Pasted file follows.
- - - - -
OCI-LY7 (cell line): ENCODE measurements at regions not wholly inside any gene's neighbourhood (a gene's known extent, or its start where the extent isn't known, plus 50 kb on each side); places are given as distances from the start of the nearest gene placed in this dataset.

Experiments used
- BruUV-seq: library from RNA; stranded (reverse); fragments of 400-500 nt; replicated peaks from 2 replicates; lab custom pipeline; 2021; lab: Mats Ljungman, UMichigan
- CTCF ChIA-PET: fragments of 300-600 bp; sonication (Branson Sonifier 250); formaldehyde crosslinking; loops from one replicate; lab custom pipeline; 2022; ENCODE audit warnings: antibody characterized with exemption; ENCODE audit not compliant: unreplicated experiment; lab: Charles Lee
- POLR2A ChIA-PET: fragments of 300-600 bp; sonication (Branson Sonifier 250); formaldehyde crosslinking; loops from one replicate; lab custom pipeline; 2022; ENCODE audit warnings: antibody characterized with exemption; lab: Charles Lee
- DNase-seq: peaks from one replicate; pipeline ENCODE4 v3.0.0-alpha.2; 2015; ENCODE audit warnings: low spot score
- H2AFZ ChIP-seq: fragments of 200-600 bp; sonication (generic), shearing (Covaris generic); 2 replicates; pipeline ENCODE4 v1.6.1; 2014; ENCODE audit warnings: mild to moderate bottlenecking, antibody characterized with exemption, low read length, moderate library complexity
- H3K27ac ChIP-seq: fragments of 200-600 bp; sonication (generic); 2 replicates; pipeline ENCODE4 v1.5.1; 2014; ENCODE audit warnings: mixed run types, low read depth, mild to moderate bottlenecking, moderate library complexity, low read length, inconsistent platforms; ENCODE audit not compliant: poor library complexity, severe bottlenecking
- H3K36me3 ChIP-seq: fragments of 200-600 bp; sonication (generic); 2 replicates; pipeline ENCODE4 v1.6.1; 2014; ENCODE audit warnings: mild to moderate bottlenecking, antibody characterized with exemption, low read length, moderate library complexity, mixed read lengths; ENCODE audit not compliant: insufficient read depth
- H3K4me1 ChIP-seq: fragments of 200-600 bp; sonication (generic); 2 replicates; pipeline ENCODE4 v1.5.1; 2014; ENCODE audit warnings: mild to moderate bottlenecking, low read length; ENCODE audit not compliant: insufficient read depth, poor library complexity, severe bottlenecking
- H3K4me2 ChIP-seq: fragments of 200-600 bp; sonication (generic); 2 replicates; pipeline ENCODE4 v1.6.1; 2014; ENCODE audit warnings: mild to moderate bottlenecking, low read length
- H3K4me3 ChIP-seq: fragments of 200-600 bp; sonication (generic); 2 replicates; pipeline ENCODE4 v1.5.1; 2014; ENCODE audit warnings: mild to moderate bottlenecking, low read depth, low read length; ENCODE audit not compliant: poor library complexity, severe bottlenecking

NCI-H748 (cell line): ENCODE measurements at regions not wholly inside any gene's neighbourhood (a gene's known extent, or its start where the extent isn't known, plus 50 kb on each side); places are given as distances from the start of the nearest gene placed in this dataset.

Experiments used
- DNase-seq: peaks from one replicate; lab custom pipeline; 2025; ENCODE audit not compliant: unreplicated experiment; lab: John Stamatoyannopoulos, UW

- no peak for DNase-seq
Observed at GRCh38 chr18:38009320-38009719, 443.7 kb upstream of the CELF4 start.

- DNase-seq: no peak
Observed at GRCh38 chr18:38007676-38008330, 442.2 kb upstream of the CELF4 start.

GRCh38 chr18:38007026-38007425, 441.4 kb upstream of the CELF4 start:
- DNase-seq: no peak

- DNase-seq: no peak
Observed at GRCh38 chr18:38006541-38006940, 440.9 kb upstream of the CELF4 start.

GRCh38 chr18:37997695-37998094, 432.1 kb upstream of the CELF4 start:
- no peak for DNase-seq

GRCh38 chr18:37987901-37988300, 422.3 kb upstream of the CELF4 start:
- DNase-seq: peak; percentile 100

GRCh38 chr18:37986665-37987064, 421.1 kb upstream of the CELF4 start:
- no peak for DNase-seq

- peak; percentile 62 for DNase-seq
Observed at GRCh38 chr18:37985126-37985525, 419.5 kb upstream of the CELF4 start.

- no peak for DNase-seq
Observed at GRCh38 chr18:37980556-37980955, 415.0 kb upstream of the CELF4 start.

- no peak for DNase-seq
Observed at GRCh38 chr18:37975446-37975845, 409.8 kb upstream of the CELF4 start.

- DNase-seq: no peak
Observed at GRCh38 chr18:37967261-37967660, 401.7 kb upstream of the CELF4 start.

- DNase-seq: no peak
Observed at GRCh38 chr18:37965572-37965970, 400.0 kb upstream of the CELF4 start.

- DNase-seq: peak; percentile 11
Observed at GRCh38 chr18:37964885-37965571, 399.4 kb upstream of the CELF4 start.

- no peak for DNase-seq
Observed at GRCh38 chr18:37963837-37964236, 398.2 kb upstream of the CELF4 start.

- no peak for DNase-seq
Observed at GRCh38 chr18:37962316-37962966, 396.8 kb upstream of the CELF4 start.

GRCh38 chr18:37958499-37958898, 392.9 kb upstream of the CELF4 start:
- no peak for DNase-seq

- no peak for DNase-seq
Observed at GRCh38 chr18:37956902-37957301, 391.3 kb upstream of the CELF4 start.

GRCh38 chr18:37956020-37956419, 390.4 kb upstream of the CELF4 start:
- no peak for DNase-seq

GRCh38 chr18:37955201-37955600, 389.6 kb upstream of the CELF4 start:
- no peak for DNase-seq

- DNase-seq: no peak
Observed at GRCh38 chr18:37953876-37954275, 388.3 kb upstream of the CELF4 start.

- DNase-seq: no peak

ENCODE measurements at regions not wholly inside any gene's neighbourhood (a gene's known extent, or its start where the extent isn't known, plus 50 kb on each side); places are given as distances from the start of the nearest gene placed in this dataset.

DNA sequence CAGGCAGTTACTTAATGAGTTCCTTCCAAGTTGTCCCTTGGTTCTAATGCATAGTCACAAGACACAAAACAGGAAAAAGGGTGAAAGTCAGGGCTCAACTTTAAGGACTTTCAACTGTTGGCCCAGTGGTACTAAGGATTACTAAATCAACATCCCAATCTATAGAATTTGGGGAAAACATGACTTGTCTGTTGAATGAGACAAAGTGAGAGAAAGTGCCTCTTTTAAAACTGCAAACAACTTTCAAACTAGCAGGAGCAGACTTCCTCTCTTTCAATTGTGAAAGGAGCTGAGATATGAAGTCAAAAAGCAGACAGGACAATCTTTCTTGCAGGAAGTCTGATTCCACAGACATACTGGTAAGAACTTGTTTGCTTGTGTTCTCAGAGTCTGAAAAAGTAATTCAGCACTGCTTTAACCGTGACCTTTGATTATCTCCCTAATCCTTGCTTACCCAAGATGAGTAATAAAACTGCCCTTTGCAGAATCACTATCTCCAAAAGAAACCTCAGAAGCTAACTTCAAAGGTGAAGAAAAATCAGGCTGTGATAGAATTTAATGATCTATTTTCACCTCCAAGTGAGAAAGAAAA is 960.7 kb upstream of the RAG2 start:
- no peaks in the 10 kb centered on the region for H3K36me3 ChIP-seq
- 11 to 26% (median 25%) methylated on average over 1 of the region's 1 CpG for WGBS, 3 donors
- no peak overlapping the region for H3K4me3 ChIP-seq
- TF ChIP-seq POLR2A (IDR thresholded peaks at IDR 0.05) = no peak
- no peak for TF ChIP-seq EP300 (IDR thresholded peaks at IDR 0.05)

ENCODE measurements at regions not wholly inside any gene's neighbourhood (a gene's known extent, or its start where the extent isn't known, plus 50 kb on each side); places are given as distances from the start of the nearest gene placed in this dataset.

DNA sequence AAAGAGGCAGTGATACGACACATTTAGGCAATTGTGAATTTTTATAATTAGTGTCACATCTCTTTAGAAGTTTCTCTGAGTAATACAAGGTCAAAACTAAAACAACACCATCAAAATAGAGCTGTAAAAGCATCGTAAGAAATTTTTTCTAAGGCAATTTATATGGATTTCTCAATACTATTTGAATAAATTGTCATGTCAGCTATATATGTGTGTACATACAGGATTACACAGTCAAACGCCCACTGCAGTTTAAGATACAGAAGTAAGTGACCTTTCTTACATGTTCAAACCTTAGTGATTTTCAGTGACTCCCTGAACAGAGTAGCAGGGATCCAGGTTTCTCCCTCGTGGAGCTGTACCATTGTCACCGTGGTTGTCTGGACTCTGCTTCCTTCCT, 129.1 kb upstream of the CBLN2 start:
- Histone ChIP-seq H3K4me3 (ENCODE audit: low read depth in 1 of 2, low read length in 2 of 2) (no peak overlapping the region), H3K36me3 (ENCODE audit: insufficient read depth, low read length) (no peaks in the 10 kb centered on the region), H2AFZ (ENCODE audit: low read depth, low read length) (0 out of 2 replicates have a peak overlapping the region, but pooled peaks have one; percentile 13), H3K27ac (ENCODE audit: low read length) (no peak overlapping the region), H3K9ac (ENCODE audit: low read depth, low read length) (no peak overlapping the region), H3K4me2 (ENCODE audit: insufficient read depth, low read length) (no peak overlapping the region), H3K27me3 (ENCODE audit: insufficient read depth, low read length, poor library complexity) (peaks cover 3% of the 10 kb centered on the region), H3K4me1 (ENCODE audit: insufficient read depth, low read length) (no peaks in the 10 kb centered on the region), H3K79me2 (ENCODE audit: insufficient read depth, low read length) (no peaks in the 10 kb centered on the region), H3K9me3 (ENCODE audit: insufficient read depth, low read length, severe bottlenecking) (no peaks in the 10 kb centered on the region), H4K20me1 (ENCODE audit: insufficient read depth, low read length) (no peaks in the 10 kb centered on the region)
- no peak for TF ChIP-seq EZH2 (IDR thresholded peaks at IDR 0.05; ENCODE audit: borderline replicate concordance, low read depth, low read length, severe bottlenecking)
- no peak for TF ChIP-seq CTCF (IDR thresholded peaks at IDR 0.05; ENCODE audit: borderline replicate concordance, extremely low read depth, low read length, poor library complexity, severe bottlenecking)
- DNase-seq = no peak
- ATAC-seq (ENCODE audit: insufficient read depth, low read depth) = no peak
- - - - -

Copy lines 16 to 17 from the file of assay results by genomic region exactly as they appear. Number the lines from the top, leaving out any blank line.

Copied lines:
- no peak for DNase-seq
Observed at GRCh38 chr18:38009320-38009719, 443.7 kb upstream of the CELF4 start.